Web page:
The following study, by a PRC government cybersecurity center, analyzes the structure of China’s complement of cybersecurity and IT security professionals. The study finds that PRC cybersecurity practitioners are still too few in number and are often burdened with non-security-related IT tasks, although China is making progress solving these problems. The authors recommend that all Party leaders take courses on cybersecurity to raise awareness of the importance of the topic.
The Chinese source text is available online at:
US $1 ≈ 7 Chinese Yuan Renminbi (RMB), as of December 14, 2020.
Cyberspace competition is, in the final analysis, a talent competition. As the new science and technology (S&T) revolution continues and industries upgrade, information technology is fundamentally changing the way people live and shaping new patterns of economic and social development and national security. Information security talent will play a critical role in this process of transformative development. Given the challenges and opportunities of this new era, the question of whether it is possible to effectively promote the development of information security talent will become an issue of paramount importance in implementing the cyber powerhouse1 strategy. It will also be critical to gaining the initiative in a setting of increasing international competition.
Since the 18th Party Congress [in 2012], the state has taken a series of important actions concerning the development of cybersecurity talent. It has introduced several powerful measures which have achieved successes that are obvious to all. Breakthrough progress has been made in establishing cybersecurity curricula, specializations, academic departments, and degree-granting programs. Cybersecurity has progressed rapidly in the areas of on-the-job training and professional certification testing. Cybersecurity attack-and-defense training exercises and skill competitions have seen vigorous growth. Cybersecurity talent and innovation bases have been planned and built in multiple locations, and have introduced policies for talent cultivation and recruitment. Important industries are strictly implementing cybersecurity responsibility systems and personnel compliance requirements while accelerating implementation of security personnel training and management regimes. The departments concerned launched in-depth propaganda and education efforts, significantly heightening cybersecurity consciousness throughout society.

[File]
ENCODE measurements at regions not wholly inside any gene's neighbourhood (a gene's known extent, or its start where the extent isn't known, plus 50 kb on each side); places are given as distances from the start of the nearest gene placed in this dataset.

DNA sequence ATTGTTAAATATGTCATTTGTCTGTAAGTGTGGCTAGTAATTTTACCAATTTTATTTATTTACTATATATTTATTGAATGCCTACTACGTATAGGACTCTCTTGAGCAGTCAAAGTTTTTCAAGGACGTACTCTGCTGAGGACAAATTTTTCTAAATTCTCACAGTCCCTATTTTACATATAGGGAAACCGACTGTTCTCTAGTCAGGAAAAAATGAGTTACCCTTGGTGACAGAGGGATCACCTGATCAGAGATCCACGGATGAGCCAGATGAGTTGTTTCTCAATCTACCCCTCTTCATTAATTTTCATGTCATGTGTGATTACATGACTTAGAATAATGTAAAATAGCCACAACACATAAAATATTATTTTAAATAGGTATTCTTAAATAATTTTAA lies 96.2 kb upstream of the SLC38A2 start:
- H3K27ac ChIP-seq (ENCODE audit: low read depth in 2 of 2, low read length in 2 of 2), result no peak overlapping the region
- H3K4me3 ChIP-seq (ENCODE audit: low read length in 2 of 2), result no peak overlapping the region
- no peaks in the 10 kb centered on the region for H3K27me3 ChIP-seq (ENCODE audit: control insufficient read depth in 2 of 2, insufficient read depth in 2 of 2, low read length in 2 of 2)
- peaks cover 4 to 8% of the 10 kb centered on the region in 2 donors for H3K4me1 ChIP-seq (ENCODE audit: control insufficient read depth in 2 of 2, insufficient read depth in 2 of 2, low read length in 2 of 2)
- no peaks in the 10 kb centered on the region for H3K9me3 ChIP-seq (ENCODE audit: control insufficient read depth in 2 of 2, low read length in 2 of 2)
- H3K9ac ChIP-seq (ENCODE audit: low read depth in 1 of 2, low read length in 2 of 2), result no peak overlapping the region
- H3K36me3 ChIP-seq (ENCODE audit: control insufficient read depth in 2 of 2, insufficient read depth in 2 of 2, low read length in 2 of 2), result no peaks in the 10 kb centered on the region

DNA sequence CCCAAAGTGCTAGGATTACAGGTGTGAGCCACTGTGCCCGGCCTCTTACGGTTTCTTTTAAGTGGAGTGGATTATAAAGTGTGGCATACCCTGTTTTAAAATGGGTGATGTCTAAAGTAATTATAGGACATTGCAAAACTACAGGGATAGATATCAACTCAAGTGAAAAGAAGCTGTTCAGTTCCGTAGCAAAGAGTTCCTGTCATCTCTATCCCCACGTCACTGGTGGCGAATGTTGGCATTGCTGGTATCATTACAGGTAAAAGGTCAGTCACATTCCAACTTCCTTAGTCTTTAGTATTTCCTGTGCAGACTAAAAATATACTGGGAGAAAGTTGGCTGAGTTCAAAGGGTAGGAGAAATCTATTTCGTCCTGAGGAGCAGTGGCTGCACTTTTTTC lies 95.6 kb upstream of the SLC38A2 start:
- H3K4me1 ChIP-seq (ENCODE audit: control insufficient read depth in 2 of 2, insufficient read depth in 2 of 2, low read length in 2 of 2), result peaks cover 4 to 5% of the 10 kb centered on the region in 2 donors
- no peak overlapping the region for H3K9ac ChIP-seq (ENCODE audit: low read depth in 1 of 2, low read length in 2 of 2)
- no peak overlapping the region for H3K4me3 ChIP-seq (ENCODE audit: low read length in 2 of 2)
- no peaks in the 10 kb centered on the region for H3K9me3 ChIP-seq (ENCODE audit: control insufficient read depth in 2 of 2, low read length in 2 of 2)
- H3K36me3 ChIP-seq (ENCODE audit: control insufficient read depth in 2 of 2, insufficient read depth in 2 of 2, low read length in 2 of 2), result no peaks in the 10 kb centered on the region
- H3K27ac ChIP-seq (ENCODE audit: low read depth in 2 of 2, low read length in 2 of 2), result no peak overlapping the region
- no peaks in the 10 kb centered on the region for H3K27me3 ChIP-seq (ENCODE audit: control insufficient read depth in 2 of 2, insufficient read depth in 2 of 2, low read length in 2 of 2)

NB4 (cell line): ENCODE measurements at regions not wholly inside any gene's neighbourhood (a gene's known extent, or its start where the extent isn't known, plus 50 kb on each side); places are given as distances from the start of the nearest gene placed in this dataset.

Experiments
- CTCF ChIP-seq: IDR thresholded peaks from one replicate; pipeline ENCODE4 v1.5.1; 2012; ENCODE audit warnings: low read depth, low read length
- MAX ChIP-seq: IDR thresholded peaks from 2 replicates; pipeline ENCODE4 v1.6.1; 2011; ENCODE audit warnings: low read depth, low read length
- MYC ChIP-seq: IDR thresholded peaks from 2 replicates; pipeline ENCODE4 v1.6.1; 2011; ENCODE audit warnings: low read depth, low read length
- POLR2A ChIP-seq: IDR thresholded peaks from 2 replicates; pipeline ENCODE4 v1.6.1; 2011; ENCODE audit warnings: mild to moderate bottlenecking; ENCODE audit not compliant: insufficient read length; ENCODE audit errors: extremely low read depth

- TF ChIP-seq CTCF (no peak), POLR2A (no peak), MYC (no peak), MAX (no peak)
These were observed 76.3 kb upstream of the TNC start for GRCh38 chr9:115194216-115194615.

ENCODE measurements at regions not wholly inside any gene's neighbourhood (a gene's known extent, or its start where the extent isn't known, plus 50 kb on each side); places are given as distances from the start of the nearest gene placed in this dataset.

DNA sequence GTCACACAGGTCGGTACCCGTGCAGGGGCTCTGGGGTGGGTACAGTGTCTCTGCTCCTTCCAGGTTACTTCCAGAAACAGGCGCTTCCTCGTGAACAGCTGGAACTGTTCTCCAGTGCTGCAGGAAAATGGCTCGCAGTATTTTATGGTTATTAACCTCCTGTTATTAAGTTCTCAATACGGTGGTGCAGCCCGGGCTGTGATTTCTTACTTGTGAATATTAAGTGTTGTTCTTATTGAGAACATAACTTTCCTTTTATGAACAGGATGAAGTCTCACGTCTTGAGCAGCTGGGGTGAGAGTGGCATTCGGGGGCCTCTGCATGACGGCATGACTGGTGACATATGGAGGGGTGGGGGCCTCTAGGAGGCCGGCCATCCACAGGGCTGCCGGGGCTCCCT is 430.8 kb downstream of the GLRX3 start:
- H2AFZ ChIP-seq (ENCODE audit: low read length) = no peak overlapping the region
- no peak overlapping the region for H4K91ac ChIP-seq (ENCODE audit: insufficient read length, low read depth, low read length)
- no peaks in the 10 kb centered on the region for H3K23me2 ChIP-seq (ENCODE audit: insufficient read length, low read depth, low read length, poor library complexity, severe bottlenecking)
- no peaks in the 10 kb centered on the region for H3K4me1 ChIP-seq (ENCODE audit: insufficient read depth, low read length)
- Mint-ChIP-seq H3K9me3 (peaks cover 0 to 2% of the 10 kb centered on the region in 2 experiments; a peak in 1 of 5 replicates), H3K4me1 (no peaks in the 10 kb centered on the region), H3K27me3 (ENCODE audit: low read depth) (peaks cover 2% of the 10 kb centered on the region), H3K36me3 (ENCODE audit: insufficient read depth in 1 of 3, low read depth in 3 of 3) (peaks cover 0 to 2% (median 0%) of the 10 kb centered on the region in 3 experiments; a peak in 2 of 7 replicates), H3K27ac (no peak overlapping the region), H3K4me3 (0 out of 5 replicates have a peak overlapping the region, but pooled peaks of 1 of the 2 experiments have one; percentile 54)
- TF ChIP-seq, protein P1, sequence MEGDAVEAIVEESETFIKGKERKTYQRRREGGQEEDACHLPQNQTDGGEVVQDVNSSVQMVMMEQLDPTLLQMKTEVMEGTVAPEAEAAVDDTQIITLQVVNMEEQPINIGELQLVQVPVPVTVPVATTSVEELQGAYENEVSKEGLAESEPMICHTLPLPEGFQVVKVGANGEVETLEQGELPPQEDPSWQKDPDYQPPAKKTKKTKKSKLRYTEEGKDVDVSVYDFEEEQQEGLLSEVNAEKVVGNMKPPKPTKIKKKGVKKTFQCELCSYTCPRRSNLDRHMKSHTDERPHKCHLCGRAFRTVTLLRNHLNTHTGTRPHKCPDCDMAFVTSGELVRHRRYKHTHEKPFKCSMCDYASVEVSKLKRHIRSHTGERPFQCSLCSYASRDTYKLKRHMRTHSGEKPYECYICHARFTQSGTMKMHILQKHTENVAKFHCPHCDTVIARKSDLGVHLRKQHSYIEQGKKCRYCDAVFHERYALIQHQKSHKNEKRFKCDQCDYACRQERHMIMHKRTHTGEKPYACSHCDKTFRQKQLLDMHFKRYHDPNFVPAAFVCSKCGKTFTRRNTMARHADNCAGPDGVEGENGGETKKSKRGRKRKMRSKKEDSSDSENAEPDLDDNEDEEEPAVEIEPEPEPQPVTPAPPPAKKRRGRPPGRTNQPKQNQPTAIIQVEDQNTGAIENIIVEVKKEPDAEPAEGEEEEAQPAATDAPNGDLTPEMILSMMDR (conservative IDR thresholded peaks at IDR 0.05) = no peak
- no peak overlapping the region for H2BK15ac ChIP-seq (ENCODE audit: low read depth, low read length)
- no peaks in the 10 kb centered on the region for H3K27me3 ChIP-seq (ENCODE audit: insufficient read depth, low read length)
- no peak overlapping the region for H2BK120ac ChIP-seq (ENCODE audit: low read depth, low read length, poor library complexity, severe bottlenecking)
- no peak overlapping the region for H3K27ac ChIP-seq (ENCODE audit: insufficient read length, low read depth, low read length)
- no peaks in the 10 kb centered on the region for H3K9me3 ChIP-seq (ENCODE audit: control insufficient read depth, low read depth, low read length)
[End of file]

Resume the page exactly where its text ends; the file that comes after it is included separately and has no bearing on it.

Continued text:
China is currently presented with a major strategic opportunity to develop information security talent. In-depth research is necessary now and for a while into the future to track the current status of information security practitioner teams, to explore the growth patterns of information security talent, and to analyze problems present at the deeper levels of the effort to build talent teams. This “Research Report on the Status of China’s Information Security Professionals (2018-2019)” is a major investigative activity sponsored by the China Information Technology Security Evaluation Center and contracted out to the Information Security Industry Branch of the China Information Industry Trade Association. This report, which employed such approaches as online questionnaire surveys, front-line on-site interviews, and consultations and discussions with experts, entailed an in-depth investigation according to six major dimensions into the current status of information security professionals and the current talent environment in the expectation of providing practical guidance for security industry talent work innovation development and of providing a decision-making reference for building cyber and information security talent teams in China.
Download Full TranslationResearch Report on the Status of China’s Information Security Professionals (2018-2019)
- Translator’s note: The Chinese word 强国, literally “strong nation,” is translated as “powerhouse” throughout this translation. An acceptable alternate translation for the term 网络强国—rendered here as “cyber powerhouse”—is “cyber superpower.” For a detailed discussion of this term, see: https://www.newamerica.org/cybersecurity-initiative/digichina/blog/lexicon-wangluo-qiangguo/